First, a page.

Living At The Office

Workstation: Americans increasingly are working from offices in their homes, a trend helped by a recent IRS ruling.

March 23, 2003|By Patricia V. Rivera | Patricia V. Rivera,SPECIAL TO THE SUN

Art consultant Catherine Evans tried the traditional approach to running a business.

The owner of Catherine Evans Fine Art in Phoenix and the mother of two rented space in a central office building for her company. But she wanted to be closer to her young children during the workday.

"It became problematic, so I started working from home," Evans, 48, said of her decision 10 years ago. "I found it so much more convenient to be able to efficiently work as a family person and a businessperson."

Almost 20 million people worked at home during some part of the week in 2001, according to the latest figures available from the U.S. Bureau of Labor Statistics.

Those people who reported working from home at least once a week accounted for 15 percent of the nation's total employment. And experts predict the numbers will grow as technology makes it even easier to connect with the office.

The growing interest in using home space for offices and businesses is attributed to a variety of factors, experts said.

Most notable is the improved technology. But downsizing during a slowing economy also prompts more people to pursue entrepreneurial activities that often are based at home, according to the National Association of HomeBuilders.

Also, the 2001 terrorist attacks, and anxiety about future assaults, promoted greater interest in telecommuting as more people reassessed their work-life balance, experts said. And new tax laws have loosened deductions for those who have sold homes that contained home offices.

"Everyone now wants a room they can turn into an office," said Gina Gargeu of Century 21 Downtown in Baltimore.

But they may not always be able to purchase what they envision. Buyers of homes selling for about $165,000 may have to use an extra bedroom for an office, particularly in older homes, Gargeu said. New homes with a value of at least $350,000 typically have office space with appropriate wiring.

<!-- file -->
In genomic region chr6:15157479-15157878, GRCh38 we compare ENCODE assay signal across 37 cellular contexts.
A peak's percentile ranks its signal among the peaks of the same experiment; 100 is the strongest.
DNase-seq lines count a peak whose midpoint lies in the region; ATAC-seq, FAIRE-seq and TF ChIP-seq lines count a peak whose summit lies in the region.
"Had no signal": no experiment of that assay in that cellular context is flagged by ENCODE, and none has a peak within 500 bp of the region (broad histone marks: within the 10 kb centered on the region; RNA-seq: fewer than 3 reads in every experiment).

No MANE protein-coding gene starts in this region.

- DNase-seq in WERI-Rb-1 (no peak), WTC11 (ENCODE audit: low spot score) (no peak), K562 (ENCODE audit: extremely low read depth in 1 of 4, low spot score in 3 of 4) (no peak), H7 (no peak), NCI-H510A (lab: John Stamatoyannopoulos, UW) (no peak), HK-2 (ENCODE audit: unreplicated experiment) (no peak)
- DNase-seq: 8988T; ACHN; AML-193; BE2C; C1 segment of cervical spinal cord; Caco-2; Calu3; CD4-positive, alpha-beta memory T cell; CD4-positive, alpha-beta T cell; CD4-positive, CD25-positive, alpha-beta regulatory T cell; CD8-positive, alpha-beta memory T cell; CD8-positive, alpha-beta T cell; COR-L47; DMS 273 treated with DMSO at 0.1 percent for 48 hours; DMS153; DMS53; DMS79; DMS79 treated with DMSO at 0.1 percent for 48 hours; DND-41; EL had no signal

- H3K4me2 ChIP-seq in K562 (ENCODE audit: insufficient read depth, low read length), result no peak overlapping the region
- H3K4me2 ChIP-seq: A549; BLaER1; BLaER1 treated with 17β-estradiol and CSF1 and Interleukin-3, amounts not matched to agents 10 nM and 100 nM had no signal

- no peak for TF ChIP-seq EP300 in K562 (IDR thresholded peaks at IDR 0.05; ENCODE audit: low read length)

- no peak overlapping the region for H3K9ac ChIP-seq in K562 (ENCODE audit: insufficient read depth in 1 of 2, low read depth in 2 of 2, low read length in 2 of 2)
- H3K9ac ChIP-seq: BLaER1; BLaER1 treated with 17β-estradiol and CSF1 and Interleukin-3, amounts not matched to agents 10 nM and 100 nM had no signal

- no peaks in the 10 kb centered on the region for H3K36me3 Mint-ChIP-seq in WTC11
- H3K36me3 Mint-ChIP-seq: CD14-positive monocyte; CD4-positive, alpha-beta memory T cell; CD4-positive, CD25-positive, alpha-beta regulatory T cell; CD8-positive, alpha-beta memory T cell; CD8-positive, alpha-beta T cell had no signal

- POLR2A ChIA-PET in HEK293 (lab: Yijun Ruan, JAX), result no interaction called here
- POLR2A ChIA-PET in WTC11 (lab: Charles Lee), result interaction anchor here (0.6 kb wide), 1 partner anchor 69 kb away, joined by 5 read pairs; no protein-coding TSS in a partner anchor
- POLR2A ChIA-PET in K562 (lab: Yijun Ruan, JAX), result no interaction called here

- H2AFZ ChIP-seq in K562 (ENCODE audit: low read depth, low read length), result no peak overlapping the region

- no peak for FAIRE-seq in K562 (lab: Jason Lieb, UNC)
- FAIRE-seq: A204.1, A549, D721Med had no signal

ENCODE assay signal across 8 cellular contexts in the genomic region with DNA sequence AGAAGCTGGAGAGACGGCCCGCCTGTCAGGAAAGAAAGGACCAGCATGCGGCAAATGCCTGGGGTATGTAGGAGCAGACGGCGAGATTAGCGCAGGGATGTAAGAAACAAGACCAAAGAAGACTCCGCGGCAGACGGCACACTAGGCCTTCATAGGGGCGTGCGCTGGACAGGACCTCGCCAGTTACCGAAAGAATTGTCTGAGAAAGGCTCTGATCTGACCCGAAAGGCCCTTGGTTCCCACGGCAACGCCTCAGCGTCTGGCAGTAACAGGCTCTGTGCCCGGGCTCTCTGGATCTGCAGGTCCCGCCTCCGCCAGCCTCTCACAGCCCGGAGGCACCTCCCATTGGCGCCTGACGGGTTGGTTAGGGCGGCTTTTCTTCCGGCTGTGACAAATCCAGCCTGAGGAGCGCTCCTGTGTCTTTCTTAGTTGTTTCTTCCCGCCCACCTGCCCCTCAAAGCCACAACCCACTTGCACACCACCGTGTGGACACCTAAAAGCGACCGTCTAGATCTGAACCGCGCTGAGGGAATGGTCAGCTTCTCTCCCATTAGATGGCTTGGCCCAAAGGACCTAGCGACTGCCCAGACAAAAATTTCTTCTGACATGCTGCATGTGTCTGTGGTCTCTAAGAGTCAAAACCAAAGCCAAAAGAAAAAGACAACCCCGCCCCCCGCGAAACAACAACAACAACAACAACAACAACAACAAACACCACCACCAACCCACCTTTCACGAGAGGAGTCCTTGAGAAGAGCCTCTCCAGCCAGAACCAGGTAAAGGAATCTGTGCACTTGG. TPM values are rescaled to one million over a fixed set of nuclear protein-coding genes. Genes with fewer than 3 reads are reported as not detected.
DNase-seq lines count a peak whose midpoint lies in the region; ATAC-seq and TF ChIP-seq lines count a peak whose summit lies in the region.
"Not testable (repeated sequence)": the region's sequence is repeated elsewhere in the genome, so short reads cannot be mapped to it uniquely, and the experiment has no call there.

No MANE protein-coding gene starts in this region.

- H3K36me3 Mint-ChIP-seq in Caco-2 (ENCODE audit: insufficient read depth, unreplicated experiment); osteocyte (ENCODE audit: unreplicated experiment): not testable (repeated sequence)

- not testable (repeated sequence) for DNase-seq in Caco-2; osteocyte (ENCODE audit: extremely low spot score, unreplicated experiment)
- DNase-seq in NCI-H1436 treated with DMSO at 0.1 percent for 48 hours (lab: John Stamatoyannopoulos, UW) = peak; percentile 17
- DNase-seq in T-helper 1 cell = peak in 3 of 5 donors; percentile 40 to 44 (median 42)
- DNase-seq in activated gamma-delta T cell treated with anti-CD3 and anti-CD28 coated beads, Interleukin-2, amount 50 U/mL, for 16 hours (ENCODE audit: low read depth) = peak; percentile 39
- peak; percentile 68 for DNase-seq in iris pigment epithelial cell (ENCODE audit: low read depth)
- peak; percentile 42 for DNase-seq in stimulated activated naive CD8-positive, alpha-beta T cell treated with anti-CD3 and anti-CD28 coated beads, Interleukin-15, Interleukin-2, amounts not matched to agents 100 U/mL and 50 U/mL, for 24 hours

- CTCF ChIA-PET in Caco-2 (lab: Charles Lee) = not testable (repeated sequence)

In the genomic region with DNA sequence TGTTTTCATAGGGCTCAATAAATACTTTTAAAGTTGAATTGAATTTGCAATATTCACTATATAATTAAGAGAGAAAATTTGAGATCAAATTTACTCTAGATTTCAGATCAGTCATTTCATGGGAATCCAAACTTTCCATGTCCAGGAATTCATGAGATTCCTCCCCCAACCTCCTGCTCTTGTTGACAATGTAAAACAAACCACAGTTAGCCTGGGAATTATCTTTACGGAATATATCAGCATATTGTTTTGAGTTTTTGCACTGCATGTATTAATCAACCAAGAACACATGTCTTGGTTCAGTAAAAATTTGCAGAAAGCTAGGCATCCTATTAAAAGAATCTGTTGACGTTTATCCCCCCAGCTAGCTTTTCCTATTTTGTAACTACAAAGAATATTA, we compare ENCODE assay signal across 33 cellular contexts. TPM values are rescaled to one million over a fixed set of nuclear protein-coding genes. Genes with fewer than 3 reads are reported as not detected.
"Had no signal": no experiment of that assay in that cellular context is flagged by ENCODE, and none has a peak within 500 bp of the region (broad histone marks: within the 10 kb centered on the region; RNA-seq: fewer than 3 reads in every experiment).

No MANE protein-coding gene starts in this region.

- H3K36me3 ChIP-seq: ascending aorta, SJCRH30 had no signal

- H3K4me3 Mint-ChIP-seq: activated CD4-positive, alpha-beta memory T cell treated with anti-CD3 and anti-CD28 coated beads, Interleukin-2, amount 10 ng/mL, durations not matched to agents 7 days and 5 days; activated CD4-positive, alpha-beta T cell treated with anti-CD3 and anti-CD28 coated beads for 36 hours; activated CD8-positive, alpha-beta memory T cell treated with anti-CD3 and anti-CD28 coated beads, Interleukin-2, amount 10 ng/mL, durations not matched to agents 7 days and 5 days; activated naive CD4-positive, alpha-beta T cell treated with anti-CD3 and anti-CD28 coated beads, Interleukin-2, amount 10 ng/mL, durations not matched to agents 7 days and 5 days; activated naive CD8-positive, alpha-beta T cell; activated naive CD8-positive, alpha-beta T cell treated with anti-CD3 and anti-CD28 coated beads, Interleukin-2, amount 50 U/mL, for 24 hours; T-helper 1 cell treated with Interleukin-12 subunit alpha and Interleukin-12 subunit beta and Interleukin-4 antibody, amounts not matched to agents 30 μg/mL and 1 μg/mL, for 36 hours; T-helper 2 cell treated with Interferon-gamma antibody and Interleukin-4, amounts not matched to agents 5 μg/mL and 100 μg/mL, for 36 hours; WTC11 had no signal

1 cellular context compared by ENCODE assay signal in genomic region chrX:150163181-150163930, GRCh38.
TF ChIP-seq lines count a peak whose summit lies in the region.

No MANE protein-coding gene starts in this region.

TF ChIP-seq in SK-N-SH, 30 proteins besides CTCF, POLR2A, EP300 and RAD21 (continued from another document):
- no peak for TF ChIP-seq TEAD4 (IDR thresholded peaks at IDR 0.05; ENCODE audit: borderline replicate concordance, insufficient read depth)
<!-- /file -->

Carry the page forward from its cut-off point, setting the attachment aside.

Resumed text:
The national builders' group found in a 2000 survey that 66 percent of buyers of new homes said they would use an extra bedroom as a home office. It placed second to using the space as a guest bedroom.

Also in the study, 44 percent of households said they had a separate room dedicated to a home office. More homeowners add offices as they grow older during their work years, according to the study.

The survey, titled "What 21st Century Home Buyers Want," included responses from 1,180 consumers nationwide who were planning to purchase a house or had bought a new home during the past two years.

Flexibility remains important when designing an office, experts said. A room used as an office today could become a game room or extra bedroom for the next owner.

Variations of the office - known as dens, studies and libraries - have been around since homes have been built. Today's sophisticated work spaces, however, require much more.

"People used to work out of the guest bedroom, but not anymore," said architect Laura Melville Thomas of Baltimore, who is designing an office in the new home Evans is building on a 15-acre site a few miles from her current home.

"They have a sense that they can get work done at home and they want elements of a real office. They think through everything, and they're looking for things like storage, filing capacity, nice light, nice windows."

For Evans, lighting is crucial to her work. So Thomas designed a studio with huge windows above the garage.

"Inside the space, it's a masterpiece of light," Evans said. The cost of the studio alone will be close to $155,000. Construction is expected to be completed in the summer.

Less stringent tax requirements are making it easier for people who truly work from home to file for a deduction if they sell the house.

The Internal Revenue Service once dictated that taxpayers who wrote off a portion of a property's value as a home office would lose the residential exclusion on that portion of the gain from a sale.

In other words, if 10 percent of the home was used as an office and the home was sold at a $100,000 profit then $10,000 of the gain would be taxable.

As of last year, taxpayers can exclude as much of their home-sale profit as the law allows as long as the office is in the same dwelling - not in a separate guesthouse or garage.

Jeffrey D. Baer, a Baltimore certified public accountant, said the tax change has made offices in homes more appealing. Many others who don't qualify for the deduction are establishing them anyway.

"As people are working more from home, opening small businesses and leaving corporate jobs, they're definitely looking for that break," he said.

The law clearly states, however, that taxpayers can deduct a home office only if it's a primary place of doing business. If someone telecommutes for their convenience, say, to eliminate a commute or improve work-life balance, they don't qualify for a deduction.

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